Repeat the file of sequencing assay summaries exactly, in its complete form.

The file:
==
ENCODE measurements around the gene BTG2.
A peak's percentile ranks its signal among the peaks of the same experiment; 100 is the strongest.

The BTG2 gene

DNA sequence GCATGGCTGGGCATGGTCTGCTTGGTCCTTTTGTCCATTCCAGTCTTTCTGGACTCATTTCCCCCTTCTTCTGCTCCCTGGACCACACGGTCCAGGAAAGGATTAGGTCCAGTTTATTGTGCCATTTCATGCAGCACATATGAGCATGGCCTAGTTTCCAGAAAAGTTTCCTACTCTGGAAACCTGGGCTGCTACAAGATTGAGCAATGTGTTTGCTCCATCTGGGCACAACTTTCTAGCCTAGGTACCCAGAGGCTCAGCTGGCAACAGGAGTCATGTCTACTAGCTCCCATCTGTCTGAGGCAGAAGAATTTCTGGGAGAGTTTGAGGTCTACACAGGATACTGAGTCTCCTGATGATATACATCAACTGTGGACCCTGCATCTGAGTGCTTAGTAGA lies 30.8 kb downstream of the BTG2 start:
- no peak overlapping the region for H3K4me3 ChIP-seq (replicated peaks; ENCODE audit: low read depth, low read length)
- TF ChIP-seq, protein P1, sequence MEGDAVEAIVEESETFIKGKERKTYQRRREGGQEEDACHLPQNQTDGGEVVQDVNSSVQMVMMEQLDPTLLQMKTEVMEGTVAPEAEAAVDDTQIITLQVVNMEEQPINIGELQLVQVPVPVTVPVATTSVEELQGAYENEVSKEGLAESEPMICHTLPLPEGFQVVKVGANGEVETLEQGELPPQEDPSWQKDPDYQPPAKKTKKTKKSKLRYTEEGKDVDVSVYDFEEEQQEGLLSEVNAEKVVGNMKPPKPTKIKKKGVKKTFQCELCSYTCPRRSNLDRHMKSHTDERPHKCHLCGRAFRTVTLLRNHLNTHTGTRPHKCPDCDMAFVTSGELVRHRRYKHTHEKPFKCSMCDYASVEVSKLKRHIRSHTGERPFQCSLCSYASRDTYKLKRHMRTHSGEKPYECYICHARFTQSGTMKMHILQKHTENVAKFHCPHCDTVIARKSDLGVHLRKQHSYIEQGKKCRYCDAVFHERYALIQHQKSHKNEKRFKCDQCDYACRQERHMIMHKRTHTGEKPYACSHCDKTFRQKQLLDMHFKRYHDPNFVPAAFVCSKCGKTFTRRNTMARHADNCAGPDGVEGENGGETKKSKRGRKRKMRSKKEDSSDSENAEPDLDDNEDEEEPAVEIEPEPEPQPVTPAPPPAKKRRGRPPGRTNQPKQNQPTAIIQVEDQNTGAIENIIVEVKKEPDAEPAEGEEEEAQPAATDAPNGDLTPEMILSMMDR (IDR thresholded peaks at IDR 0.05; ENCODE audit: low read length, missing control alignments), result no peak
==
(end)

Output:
ENCODE measurements around the gene BTG2.
A peak's percentile ranks its signal among the peaks of the same experiment; 100 is the strongest.

The BTG2 gene

DNA sequence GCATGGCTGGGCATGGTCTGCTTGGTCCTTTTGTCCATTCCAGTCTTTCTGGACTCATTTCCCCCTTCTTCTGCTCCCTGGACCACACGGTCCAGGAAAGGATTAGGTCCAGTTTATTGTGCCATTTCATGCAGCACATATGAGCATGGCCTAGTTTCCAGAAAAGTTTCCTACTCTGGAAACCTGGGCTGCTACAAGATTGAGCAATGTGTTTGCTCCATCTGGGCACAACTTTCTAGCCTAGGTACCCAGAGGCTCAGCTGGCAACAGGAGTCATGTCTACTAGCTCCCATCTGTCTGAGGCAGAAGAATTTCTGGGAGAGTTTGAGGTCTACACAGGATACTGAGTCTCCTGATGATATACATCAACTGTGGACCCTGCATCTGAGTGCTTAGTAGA lies 30.8 kb downstream of the BTG2 start:
- no peak overlapping the region for H3K4me3 ChIP-seq (replicated peaks; ENCODE audit: low read depth, low read length)
- TF ChIP-seq, protein P1, sequence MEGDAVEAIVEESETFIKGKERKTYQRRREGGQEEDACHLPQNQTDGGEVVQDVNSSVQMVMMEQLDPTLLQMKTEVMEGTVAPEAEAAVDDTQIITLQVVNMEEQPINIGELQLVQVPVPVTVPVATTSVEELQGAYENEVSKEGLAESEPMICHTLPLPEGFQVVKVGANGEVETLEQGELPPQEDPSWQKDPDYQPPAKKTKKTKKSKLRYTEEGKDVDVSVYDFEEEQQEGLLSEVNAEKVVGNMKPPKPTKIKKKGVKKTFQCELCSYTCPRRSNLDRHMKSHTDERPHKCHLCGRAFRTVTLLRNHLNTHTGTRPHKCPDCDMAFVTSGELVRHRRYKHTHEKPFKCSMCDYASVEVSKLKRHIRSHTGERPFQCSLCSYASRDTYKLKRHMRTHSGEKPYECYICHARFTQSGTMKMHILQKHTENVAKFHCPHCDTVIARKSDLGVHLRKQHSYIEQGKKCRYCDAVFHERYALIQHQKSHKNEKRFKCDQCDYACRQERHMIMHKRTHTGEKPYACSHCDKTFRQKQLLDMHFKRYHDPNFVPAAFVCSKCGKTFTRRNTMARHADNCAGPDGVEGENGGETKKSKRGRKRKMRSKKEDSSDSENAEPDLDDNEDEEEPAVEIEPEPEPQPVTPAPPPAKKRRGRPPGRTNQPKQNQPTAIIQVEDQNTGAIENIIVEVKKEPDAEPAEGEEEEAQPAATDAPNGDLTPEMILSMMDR (IDR thresholded peaks at IDR 0.05; ENCODE audit: low read length, missing control alignments), result no peak